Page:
Agree with your entire suggested list.
Intrigued by your sentence, "Fourth, there are books that get chosen for such lists because they'e been annointed by some “expert” along the way and no one is willing to really say the truth, which is that they suck."

To do an abrupt segue, does this ever apply to Canadian films! Overseas, we are known as "Sick Canada" because of our our films, money for these forcibly extracted from us taxpayers.

Latest masterpice was called "Young People F*cking"-something I really would like to see becaue of my hankering for carnal sights, but high art?
As for Canadian literature what I have to say would be dangerous for an author eternus famishus- famishus, but you only need to ask your wife Lana, a Canadian who will tell you straight out which Canadian books could be sponsored by Hoover or Electrolux or Commodore vacuum cleaners.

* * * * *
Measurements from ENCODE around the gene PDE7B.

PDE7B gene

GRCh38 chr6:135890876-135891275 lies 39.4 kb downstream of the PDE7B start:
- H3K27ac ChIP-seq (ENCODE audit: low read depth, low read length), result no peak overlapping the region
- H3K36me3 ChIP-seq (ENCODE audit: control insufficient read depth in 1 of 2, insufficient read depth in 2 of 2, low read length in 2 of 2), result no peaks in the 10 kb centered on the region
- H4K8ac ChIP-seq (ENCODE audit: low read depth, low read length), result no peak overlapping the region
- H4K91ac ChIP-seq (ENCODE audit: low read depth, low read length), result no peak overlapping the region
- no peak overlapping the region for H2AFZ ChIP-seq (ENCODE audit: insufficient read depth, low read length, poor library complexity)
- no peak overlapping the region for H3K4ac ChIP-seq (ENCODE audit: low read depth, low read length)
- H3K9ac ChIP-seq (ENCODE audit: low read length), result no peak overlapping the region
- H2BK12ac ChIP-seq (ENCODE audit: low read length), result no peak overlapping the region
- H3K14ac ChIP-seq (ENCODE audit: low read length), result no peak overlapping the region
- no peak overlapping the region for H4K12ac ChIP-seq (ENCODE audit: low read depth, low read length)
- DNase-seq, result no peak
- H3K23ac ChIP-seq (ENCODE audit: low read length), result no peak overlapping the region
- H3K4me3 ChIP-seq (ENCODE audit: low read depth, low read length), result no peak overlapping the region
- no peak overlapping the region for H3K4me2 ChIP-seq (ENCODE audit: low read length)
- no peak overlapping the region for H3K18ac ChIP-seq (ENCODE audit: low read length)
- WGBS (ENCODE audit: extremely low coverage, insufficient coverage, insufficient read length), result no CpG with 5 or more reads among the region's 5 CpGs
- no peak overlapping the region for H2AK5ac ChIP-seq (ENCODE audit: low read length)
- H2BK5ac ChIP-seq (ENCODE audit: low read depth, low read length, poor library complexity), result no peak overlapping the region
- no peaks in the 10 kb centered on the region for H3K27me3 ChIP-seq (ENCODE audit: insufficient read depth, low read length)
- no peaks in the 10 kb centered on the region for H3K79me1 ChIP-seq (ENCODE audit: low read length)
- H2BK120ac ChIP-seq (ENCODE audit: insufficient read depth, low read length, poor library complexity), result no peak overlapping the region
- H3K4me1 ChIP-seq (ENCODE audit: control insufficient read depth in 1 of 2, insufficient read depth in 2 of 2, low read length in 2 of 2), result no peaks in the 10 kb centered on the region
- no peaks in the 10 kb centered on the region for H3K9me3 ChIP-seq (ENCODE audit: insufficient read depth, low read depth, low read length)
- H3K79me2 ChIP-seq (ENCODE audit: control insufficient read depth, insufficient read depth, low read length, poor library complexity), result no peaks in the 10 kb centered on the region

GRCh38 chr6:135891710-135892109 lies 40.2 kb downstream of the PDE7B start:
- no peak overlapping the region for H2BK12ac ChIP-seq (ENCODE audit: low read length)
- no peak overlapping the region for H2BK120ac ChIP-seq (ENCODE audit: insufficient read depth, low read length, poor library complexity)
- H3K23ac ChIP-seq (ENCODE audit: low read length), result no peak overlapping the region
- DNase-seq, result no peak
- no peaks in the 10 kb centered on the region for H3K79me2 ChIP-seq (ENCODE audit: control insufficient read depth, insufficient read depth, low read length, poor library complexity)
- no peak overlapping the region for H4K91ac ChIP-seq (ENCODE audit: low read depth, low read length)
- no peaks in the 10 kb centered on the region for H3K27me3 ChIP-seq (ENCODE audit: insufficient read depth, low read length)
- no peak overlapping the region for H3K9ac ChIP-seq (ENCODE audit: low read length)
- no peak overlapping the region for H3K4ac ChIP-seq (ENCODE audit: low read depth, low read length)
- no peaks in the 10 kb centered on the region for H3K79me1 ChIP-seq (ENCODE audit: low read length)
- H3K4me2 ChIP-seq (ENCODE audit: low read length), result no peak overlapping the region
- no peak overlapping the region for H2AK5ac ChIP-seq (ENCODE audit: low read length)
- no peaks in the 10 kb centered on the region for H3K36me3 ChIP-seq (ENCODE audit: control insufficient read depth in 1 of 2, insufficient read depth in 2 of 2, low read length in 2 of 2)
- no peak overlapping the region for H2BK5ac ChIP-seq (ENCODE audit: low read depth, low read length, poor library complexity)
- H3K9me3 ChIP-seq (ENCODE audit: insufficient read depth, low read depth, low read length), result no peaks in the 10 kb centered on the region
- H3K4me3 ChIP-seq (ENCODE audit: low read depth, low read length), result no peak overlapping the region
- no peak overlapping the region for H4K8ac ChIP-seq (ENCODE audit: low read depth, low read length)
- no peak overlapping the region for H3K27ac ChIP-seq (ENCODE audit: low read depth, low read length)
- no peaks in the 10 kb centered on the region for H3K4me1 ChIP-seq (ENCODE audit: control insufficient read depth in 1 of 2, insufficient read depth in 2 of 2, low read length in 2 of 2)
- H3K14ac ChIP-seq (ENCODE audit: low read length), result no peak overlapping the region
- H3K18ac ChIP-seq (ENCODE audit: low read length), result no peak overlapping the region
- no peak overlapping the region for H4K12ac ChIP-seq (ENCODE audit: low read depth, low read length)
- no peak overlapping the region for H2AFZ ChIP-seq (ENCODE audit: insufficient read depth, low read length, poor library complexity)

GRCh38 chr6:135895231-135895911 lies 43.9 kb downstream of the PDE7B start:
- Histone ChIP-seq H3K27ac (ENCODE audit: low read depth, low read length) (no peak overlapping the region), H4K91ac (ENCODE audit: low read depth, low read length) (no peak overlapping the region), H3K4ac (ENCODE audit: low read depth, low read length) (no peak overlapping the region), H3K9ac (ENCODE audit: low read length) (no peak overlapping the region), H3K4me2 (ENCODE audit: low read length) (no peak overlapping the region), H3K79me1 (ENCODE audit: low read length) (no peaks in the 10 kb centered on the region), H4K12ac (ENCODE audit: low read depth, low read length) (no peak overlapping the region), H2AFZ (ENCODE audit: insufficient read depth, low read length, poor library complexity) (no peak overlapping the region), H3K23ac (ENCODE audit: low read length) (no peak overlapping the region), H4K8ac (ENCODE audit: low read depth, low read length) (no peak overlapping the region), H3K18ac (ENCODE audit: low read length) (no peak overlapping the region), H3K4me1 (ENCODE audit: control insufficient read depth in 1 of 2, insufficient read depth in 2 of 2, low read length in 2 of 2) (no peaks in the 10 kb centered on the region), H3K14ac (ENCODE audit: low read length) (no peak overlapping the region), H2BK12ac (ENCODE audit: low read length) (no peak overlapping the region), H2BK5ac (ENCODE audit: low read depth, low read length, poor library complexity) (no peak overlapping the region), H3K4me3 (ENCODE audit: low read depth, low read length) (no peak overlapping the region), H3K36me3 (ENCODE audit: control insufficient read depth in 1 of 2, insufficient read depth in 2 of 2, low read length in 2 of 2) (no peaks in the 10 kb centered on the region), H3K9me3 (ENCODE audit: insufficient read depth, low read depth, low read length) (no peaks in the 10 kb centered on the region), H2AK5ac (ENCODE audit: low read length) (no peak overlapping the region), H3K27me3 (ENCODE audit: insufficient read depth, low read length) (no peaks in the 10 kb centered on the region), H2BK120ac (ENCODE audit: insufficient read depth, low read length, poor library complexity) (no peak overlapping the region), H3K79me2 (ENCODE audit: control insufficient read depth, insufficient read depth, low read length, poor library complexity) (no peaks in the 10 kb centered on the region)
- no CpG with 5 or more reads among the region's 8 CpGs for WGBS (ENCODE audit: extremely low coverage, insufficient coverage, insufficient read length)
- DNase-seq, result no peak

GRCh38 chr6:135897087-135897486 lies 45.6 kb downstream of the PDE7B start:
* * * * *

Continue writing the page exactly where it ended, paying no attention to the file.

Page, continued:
One standout was "Barney's Version" an excellent novel made into a film which deservedly just won the Golden Globes...But that film was not made in Canada.

Myself, I've been a fan of Mordecai Richler for years, ever since he helped to put John Braine's excellent novel to film in that great BBC version of "Room at the Top"--Lord, could I identify with that film and later TV series as a young man on the make in Toronto!
Come to think of it, Mordecai Richler, as his London laurels began to tarnish a bit, used to teach creative writng at a local university.
Heh. That is the one thing I had in common with the great man.
As for the talent,well, shucks.

Gaston Studio said...

I've read most of these and loved each one. Been trying to purchase The Grapes of Wrath to read again but have found it banned. Horrible!

sage said...

I like your rational for the list... I've read 14 of these and now all the authors except Frank Herman. Maybe I should add Dune to my list.

Paul R. McNamee said...

Thanks for posting your list. Interesting thoughts and I look forward to more.

David Cranmer said...

Many fine suggestions and my list of the top twenty would include many you have here.